The ties between art and the deceased are intricate and ambivalent. In the classical era, paintings and statues memorialized aristocrats, statesmen, and saints. Both heroes and villains were immortalized. With the advent of photography, man’s capacity to immortalize himself has increased enormously and technological innovation has democratized the means to do so. We can now have thousands of pictures of our beloved relatives that have passed away. It is perhaps not surprising that post-mortem photography was an early use case. But although paintings and photos can fail to do justice to the person in question, they more or less leave the integrity of the dead intact.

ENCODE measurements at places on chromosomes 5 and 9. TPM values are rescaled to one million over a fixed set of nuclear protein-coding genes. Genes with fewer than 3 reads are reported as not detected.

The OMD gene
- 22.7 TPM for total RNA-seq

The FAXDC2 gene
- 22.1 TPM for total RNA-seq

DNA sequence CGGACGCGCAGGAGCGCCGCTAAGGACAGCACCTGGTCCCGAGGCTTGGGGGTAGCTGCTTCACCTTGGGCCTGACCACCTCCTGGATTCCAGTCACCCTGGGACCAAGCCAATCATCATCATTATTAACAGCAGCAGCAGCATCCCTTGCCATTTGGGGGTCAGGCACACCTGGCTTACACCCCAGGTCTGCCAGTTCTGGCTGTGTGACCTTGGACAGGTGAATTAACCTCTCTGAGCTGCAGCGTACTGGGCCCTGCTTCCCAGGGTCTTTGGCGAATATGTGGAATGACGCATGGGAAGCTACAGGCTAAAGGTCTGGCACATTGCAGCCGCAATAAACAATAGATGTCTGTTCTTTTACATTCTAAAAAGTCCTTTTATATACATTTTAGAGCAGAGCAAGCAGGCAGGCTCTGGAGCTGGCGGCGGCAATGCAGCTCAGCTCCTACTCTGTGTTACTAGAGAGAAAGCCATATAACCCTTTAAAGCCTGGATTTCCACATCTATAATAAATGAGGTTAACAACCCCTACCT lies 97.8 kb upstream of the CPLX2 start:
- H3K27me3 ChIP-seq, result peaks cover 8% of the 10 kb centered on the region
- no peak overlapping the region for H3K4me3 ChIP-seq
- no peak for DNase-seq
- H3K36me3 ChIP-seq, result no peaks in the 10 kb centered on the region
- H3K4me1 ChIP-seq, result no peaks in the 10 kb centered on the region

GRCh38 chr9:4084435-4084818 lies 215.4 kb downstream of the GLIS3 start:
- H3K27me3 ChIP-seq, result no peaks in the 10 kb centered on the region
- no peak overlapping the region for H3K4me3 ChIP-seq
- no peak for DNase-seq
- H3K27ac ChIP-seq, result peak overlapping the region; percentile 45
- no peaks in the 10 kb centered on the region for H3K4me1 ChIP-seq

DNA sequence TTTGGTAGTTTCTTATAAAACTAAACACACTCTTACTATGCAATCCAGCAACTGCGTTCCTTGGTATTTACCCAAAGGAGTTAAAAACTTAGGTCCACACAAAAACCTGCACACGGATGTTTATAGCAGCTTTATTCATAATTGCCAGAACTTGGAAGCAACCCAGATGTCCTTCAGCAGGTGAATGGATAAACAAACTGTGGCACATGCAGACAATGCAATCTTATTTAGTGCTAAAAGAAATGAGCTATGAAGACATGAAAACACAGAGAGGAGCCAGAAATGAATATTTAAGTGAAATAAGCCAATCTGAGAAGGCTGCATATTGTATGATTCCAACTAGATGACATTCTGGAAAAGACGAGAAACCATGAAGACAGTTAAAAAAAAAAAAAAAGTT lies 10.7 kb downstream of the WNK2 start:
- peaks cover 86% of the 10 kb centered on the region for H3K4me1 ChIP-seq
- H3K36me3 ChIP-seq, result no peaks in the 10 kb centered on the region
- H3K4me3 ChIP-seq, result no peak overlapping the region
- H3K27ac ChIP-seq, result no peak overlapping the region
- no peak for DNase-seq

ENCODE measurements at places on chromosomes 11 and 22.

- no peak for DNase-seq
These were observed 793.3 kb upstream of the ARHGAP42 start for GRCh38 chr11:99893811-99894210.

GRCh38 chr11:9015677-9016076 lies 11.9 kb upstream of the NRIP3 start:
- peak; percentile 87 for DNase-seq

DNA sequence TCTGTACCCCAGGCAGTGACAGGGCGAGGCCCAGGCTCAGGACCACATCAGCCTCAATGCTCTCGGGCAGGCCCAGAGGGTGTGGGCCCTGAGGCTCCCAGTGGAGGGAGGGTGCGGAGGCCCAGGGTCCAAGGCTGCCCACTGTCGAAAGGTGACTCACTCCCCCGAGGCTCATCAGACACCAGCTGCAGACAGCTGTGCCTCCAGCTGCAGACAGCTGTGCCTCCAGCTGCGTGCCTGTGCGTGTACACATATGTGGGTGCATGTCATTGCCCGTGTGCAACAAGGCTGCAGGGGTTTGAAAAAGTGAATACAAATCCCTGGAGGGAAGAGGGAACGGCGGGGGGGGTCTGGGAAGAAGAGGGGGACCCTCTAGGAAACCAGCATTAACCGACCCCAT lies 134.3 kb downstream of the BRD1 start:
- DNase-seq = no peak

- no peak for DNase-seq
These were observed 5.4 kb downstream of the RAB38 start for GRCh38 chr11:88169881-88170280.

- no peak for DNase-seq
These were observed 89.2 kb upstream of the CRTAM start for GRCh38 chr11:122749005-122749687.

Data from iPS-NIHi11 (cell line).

Forms of modern digital art such as computer-generated images and deepfakes have a more peculiar relationship with the deceased. Instead of only enabling us to remember them, digital techniques are now capable of resurrecting the passed-away. GCI has been employed in movies to revive dead actors and museums have created immersive experiences out of great scientists that have passed. Kendrick Lamar recently memorialized Kobe Bryant in a video clip using deepfake technology. While actors play someone else, Kendrick became someone else. Of course, the difference between acting and becoming is gradual and a gray area. But it at least demands that we seriously reflect on the integrity of the deceased. Do we need to regulate the use of these “resurrection techniques” in art, and more importantly, in our personal lives? This is becoming more pressing today, as we are all faced with questions of how to handle our data after death. Consider the ways we could use the data of a dead relative or partner to resurrect, clone, or synthetically re-create them (using a combination of AI, deepfakes, robotics, etc.). It is high time to rewatch the Black Mirror episode Be Right Back!